M01_BOVE9656_05_SE_C01_LOW_RES - M01_BOVE9656_05_SE_C01.QXD...

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PART 1 Setting the Stage: The Business of Business CHAPTER 1 Developing a Business Mindset After studying this chapter, you will be able to 1 Explain the concept of adding value in a business and identify the major types of businesses 2 List three steps you can take to help you make the leap from consumer to business professional 3 Discuss the five major environments in which every business operates 4 Explain the purpose of the six major functional areas in a business enterprise 5 Summarize seven of the most important business professions 6 Identify seven components of professionalism LEARNING OBJECTIVES M01_BOVE9656_05_SE_C01.QXD 11/29/09 3:37 PM Page 1
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2 Part 1 Setting the Stage: The Business of Business Introduction Like all professional bands, Enter the Haggis (profiled in the chapter-opening Behind the Scenes) is more than just an artistic endeavor. It is also a business with customers, suppliers, payroll, production costs, taxes, legal issues, and most everything else that comes with being in business. And like all businesses, it is affected by external forces, from population trends to new technologies. This chapter gets you ready for the whirl- wind tour of the business world you’ll get in this course, starting with a quick overview of what businesses do and then some advice on making the leap from consumer to busi- ness professional. www.enterthehaggis.com Chances are Trevor Lewing- ton, Brian Buchanan, Craig Downie, Mark Abraham, and James Campbell don’t wake up every morning and head off to work thinking of themselves as business- people. They are musicians first and foremost, mem- bers of Enter the Haggis (ETH), a Toronto-based Celtic rock band that has been steadily building a fan base across North America since the lads met in college in the early 2000s. They’re musicians, but they can’t help being businesspeople as well. Being a musician can be a lifetime calling and a consuming pas- sion, but earning a living as a professional musician requires much more than artistic inspiration and talent. Musicians who want to survive and thrive in today’s frag- mented media landscape are increasingly taking control and managing their careers as business operations. Any music fan who has been purchasing music over the last decade or so knows that the music industry has been undergoing some profound changes. Sales of compact discs have dropped in half since their peak in 2000, as online sales through digital downloads and digital streaming services have grown rapidly. Legal sales of digital music are increasing, although the vast majority of downloads are illegal. However, not all musicians are dead set against unauthorized downloading, and many openly encourage it as a way to build audiences for their music and increase demand for concert ticket sales.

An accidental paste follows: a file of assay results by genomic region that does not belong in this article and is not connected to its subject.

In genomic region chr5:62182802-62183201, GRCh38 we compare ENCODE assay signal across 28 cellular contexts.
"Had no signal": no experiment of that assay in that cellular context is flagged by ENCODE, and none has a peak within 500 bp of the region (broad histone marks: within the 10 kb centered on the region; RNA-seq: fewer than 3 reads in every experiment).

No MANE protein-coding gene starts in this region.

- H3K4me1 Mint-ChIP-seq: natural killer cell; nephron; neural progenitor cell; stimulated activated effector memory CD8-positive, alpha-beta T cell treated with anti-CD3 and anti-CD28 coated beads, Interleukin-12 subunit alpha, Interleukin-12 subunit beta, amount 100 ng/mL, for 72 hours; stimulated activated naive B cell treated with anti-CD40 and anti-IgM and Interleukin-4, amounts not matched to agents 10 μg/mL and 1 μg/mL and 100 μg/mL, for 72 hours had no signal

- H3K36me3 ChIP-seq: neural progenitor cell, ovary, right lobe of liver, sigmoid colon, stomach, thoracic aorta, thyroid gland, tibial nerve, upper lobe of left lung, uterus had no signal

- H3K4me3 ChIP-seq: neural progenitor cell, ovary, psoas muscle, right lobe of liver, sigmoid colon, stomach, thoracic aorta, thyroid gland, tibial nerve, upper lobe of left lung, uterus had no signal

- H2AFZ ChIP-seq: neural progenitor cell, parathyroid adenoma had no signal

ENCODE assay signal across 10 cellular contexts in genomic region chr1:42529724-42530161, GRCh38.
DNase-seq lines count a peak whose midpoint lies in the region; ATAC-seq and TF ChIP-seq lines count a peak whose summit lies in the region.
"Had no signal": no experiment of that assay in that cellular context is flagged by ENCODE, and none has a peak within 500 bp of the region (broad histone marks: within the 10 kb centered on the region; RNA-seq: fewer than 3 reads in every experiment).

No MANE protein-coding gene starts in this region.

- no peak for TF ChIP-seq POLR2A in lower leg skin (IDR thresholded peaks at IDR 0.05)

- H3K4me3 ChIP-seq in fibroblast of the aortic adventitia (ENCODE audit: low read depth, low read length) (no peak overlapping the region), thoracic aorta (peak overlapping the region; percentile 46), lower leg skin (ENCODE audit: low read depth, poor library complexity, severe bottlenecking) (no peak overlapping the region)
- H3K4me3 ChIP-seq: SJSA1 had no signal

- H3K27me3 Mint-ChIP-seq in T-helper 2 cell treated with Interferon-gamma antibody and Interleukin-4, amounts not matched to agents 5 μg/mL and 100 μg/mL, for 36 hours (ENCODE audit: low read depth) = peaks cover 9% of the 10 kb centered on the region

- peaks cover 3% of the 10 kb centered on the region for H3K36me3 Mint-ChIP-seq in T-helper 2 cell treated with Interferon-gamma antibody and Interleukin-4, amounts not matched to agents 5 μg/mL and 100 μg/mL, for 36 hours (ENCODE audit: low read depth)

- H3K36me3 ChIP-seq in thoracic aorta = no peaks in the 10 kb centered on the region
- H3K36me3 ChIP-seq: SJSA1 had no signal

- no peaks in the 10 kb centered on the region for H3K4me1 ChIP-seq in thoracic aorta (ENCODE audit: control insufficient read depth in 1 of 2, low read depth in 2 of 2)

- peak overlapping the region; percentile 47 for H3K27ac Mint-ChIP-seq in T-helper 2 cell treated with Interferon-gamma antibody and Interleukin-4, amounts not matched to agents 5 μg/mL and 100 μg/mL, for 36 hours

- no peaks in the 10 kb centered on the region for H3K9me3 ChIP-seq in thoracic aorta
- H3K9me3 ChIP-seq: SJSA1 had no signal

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M01_BOVE9656_05_SE_C01_LOW_RES - M01_BOVE9656_05_SE_C01.QXD...

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